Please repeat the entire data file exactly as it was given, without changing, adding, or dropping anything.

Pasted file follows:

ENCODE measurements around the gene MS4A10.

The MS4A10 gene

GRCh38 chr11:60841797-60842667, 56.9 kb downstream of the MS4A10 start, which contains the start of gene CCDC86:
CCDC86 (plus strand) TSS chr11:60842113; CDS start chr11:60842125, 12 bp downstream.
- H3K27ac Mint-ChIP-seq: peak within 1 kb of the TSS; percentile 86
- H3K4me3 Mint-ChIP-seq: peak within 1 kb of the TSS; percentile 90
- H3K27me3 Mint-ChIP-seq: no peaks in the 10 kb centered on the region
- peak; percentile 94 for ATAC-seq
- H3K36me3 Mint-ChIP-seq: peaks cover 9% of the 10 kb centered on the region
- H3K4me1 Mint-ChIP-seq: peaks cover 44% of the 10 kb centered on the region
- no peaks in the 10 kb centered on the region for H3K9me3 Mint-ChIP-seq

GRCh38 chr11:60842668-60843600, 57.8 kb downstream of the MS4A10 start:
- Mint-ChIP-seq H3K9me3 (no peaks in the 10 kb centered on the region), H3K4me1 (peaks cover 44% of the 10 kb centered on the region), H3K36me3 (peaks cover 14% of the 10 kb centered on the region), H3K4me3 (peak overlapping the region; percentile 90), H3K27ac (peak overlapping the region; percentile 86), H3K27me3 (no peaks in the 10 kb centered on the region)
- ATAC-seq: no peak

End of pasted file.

ENCODE measurements around the gene MS4A10.

The MS4A10 gene

GRCh38 chr11:60841797-60842667, 56.9 kb downstream of the MS4A10 start, which contains the start of gene CCDC86:
CCDC86 (plus strand) TSS chr11:60842113; CDS start chr11:60842125, 12 bp downstream.
- H3K27ac Mint-ChIP-seq: peak within 1 kb of the TSS; percentile 86
- H3K4me3 Mint-ChIP-seq: peak within 1 kb of the TSS; percentile 90
- H3K27me3 Mint-ChIP-seq: no peaks in the 10 kb centered on the region
- peak; percentile 94 for ATAC-seq
- H3K36me3 Mint-ChIP-seq: peaks cover 9% of the 10 kb centered on the region
- H3K4me1 Mint-ChIP-seq: peaks cover 44% of the 10 kb centered on the region
- no peaks in the 10 kb centered on the region for H3K9me3 Mint-ChIP-seq

GRCh38 chr11:60842668-60843600, 57.8 kb downstream of the MS4A10 start:
- Mint-ChIP-seq H3K9me3 (no peaks in the 10 kb centered on the region), H3K4me1 (peaks cover 44% of the 10 kb centered on the region), H3K36me3 (peaks cover 14% of the 10 kb centered on the region), H3K4me3 (peak overlapping the region; percentile 90), H3K27ac (peak overlapping the region; percentile 86), H3K27me3 (no peaks in the 10 kb centered on the region)
- ATAC-seq: no peak